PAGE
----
Heart to Heart Interview with Karen Robards
Heart to Heart:
We love Vanished
. It has such an adrenaline, ripped-from-the-headlines feel to it. How do you sustain this tension as you work on a book like this? Do you have the plot figured out from the beginning, or do things evolve as you go along?
Thanks so much for the kind words about Vanished
. I really enjoyed writing it, and it's always great to know that other people like what you do. As for sustaining the tension, I think it's all character-driven. As a writer, I create a character, in this case Sarah, and then try to get inside her skin. I feel her emotions -- loss, terror, love, resolve -- and do my best to convey them to the reader. When I start, I have a basic idea of where the plot is headed, but twists and turns crop up along the way that surprise even me. The book is a work in progress -- a journey -- until the very last page.
There are some wonderful stories about your early writing days. Can you tell us how you came to write your first romance, "Sex and the Pirate Ship"?
As a law student who discovered that law school was not what I'd thought it was going to be, I took a graduate-level creative writing course to keep my sanity. The assignment for that course was to write 50 pages of something publishable. What was "publishable" at that time were historical romances -- it was the era of Sweet Savage Love. I had never read one -- I thought I was way too intellectual to read books with titles like that -- but I bought several and read them. And you know what? They were great. I loved them. And I thought, I can do that. So I did, or at least I tried. I wrote 50 pages of a historical romance that I called "The Pirate's Woman." ("Sex and the Pirate Ship" was my joking title for it.) I really wanted to do a good job and get a good grade in the class, so I put everything into those 50 pages: action, adventure, snappy dialogue -- and sex. Lots and lots of sex. Then, along about Thanksgiving, the professor, in an "oh, by the way" moment, mentioned that we were going to have to read our creations out loud. In front of the whole class. I almost died. There was no help for it, however. It was too late to write anything else. Anyway, I was sure my stuff was good. Just -- ahem! -- maybe a little sexy. What I didn't know was that everyone else had written the Great American Novel, full of meaning and symbolism and all that good stuff. By the time it was my turn to read, though, I had figured it out, to my great dismay. There was no turning back at that point. It was, as I said, too late. When the time came, I stood up in front of the class and read "The Pirate's Woman" with my best dramatic inflection. I gave it my all. When I finished and looked up at last, it was to find the entire class staring at me. Wide-eyed. Open-mouthed. (Did I mention that it was a small class, maybe 12 or so students, approximately 11 of whom were male?) And you know what I (poor naive kid) thought when I found them staring google-eyed at me? I thought, they loved it. I've really wowed them. Then they started to laugh. They laughed until they were practically falling off their chairs. The professor, too. Finally he stopped laughing long enough to say, "Karen, you're a really good writer, but we've got to do something about your choice of reading material." Just for the record, I sold that book two years later. It was published in 1981 as Island Flame,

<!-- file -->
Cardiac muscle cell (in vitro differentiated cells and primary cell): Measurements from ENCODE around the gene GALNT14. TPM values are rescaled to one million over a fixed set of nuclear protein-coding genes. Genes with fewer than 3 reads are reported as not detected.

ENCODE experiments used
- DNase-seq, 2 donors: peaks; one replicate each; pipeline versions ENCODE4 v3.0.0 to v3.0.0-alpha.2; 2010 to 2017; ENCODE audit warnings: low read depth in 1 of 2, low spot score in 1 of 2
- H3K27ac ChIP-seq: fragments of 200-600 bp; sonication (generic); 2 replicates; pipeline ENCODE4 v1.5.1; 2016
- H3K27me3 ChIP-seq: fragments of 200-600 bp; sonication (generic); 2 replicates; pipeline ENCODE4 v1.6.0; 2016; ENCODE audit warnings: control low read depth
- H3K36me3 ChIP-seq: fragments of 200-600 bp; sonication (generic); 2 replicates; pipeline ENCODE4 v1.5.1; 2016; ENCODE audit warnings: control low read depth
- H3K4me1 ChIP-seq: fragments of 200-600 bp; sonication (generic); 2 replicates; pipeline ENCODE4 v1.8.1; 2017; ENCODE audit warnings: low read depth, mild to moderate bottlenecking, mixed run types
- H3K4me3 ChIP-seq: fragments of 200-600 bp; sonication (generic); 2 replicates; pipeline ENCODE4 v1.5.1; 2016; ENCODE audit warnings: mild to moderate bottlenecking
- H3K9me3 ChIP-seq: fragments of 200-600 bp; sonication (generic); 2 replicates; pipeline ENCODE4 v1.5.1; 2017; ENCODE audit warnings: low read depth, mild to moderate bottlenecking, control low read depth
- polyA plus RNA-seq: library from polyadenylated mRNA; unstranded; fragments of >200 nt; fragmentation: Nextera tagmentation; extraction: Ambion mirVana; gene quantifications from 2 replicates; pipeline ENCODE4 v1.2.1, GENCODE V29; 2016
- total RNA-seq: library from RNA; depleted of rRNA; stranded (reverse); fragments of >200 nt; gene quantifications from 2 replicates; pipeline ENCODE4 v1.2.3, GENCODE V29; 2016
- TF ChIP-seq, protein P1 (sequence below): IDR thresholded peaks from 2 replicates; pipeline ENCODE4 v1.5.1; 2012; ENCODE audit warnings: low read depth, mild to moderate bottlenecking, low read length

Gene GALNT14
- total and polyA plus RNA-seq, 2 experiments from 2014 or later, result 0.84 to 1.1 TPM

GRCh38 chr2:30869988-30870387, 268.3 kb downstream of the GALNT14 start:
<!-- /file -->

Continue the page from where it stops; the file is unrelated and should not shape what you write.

and it is still in print today. Check out those first 50 pages. They're still the same.
Tell us about the books that have meant something to you in your early stages as a writer -- and which authors you enjoy reading now.
KR: I've always been a reader. I love books, and reading is as much a part of me as breathing. I read anything and everything. As a girl, I loved Wuthering Heights and Gone with the Wind. I loved A Wrinkle in Time. I loved The Witch of Blackbird Pond. When I discovered historical romances, I loved those. And Regencies! I've always been a huge fan of Regencies. Mysteries. Horror. Science fiction. Now that I have children of my own, I read aloud to them. (My youngest is ten.) We're big fans of Harry Potter and Cornelia Funke's books (Inkheart plays a pivotal role in Vanished). Right now we're reading Kenneth Oppel's series, Silverwing, Sunwing, and Firewing. They are as enjoyable as any books I've read in a long time. I like nonfiction too, and biographies. As I said, anything and everything.
What are you working on now? And what's the next book we'll see in the stores?
KR: I'll have another thriller, as yet untitled, out next spring. Readers can find out the title, etc., by checking out my web site, www.karenrobards.com. I'll post details as soon as they're available.